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ended the year with straight A’s with the help of her mentor. In another instance, a male student being raised by his father alone showed a twofold increase in his grades and in measures of self-esteem after being matched with a female men- tor. It is expected that the JUMP evalua- tion will document a significant number of similar positive outcomes.

The research conducted by P/PV—and the preliminary reports from JUMP—pro- vide powerful evidence that youth can be positively influenced by adults who care. More important, these positive relation- ships do not have to be left to chance but can be created through structured mentoring programs.

The P/PV research, however, has even broader implications for social policy than just encouraging the spread of mentoring—namely, that practitioners and policymakers should take a new ap- proach to serving youth. For the past 30 years, society’s attention and resources were directed predominantly at teenag- ers’ problems, as evidenced by programs focusing on issues such as dropping out of school, truancy, substance abuse, and teen pregnancy. With only small gains to show, the public and politicians alike have concluded, probably prematurely, that youth, even those as young as 14, are too old to be helped.

The BB/BS results suggest that, where its youth policy is concerned, society’s focus has been too narrow. What is desper- ately needed is a more positive approach that meets the basic needs of youth, espe- cially those living in high-risk neighbor- hoods, for nurturing and supportive adults, positive things to do after school and on weekends, and volunteer and work opportunities that develop skills, foster

learning, and instill a sense of civic respon- sibility. If society focuses on these basic developmental needs, youth will mature responsibly, avoid many negative behav- iors, and become more resilient in the face of inevitable setbacks.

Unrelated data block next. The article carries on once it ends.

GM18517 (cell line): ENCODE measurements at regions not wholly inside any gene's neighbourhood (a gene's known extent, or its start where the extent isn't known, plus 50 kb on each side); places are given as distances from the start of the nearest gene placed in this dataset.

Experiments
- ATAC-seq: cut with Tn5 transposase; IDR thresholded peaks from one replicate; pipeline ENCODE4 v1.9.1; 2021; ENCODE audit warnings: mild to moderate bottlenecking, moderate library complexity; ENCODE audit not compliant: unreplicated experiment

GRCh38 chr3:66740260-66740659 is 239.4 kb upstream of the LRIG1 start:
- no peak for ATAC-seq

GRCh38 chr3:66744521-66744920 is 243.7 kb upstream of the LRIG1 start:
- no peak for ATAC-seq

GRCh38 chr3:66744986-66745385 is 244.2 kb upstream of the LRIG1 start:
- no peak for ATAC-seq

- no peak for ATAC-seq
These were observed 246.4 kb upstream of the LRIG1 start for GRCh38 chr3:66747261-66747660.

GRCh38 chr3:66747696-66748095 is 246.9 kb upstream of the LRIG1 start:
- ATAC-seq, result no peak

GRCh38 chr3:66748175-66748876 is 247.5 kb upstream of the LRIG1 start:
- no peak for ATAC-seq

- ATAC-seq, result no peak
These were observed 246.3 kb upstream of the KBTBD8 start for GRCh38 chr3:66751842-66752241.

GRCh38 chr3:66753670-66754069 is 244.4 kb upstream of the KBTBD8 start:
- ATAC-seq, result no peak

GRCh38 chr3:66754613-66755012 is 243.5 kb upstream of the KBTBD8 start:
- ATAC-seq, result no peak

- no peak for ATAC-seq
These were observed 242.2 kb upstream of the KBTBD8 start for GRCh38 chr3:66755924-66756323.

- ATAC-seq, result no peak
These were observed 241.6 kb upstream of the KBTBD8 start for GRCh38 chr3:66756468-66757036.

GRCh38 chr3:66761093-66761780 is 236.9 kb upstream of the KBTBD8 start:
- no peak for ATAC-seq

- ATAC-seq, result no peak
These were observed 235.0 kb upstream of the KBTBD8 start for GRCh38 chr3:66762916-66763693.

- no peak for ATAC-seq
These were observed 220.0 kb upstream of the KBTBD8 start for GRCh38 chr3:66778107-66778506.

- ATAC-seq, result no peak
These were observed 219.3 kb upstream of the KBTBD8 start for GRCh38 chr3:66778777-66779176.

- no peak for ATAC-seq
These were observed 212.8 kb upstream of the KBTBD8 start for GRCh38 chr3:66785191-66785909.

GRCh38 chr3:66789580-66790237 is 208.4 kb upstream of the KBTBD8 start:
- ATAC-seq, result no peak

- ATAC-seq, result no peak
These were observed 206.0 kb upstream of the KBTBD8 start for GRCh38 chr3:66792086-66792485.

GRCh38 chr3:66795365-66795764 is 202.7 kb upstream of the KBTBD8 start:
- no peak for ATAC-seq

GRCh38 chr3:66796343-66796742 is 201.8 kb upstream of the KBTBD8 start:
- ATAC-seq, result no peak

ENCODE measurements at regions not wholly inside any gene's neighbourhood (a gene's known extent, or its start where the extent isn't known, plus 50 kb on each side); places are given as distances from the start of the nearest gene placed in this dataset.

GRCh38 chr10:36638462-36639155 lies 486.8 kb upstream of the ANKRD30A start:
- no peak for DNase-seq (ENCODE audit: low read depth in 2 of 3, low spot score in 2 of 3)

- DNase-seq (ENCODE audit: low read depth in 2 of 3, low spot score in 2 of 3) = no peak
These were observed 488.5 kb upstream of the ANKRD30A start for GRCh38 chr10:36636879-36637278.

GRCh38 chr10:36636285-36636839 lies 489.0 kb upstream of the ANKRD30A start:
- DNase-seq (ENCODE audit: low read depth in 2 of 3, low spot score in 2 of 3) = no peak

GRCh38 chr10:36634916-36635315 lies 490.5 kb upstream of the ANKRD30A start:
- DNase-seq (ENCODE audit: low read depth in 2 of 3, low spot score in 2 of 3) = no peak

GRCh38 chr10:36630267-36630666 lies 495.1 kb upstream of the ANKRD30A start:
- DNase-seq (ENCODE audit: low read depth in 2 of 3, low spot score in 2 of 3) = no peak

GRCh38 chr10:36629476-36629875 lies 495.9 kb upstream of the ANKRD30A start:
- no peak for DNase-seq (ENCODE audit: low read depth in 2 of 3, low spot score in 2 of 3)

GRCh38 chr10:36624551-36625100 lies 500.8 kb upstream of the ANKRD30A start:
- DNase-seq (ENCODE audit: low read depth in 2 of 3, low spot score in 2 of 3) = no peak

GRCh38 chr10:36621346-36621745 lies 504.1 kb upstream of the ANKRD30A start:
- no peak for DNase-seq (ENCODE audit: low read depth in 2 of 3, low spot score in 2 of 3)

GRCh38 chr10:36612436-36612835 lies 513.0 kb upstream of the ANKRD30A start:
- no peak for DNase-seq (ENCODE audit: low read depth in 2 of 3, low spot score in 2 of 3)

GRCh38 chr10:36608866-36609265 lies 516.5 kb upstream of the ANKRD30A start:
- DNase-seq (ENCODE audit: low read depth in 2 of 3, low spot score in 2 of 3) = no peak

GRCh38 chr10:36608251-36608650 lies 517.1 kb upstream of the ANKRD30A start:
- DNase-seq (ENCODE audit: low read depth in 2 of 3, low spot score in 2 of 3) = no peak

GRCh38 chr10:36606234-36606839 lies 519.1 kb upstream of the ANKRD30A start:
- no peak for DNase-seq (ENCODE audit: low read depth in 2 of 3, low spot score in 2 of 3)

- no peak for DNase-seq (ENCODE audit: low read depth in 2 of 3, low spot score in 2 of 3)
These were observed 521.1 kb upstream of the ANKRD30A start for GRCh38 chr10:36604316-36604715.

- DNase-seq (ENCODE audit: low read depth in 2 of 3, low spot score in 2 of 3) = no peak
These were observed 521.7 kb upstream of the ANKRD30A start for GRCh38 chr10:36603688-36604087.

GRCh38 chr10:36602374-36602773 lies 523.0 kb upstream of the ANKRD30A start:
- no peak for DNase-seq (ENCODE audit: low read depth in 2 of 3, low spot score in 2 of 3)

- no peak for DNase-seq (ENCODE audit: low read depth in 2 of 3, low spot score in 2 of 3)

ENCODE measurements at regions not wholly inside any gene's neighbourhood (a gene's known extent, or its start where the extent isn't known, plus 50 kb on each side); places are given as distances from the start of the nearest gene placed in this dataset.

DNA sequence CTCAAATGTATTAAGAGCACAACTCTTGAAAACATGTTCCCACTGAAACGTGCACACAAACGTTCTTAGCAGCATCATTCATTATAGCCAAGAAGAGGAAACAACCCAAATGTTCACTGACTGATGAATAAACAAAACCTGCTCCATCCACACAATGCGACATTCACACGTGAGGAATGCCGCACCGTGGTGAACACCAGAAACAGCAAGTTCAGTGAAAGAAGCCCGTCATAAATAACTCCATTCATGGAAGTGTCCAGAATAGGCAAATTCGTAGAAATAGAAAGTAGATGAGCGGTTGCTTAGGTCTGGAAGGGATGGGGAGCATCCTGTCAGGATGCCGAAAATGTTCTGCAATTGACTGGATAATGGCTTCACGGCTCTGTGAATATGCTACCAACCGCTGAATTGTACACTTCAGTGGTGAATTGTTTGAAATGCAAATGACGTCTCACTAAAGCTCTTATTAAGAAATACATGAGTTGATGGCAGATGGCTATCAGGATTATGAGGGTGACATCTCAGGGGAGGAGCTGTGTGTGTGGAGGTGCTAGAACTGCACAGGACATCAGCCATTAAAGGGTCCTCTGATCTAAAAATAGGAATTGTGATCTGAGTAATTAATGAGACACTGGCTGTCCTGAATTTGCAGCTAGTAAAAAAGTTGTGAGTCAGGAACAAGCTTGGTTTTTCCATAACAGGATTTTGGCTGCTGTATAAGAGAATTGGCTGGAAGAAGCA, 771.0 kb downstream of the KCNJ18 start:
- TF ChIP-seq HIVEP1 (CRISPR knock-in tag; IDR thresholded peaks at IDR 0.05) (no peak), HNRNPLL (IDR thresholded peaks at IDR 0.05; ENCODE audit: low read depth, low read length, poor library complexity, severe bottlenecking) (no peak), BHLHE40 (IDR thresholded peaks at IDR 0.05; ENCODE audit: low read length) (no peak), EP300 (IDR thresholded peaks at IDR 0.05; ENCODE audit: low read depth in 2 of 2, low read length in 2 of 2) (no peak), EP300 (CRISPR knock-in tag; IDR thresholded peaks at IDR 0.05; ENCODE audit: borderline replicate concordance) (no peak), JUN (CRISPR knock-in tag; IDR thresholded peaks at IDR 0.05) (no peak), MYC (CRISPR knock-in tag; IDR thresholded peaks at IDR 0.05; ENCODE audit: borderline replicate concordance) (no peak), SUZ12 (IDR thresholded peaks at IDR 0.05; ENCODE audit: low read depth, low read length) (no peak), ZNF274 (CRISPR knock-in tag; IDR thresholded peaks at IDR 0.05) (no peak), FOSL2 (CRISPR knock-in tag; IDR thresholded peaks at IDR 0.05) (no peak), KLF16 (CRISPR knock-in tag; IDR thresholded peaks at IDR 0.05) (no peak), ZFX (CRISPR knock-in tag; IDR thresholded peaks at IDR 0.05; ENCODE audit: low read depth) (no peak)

P/PV’s evaluation of BB/BS suggests that strengthening this aspect of youth programming is likely to be more effective in producing responsible young adults than the traditional approach to youth policy, which has attempted to prevent specific problems or to correct problems that have already arisen. These tradi- tional elements will still be needed, but they should complement and support the basic developmental needs addressed by mentoring programs.

The BB/BS mentoring program did not provide tutoring and antidrug counsel- ing—it simply provided adult friendship on a regular and intensive basis. Yet it achieved improvements in school perfor- mance and reductions in antisocial behav- ior. The findings thus provide a direction for building and strengthening one ap- proach to delinquency prevention.

Dealing with the problems of juvenile delinquency, creating more positive oppor- tunities for our youth, and helping them find strong and positive adult role models in their lives are among the societal goals that can be achieved in part through the implementation of sound mentoring pro- grams. While many children are being served by these efforts already, hundreds of thousands more could also benefit from the special bond of mentoring before seri- ous problems develop.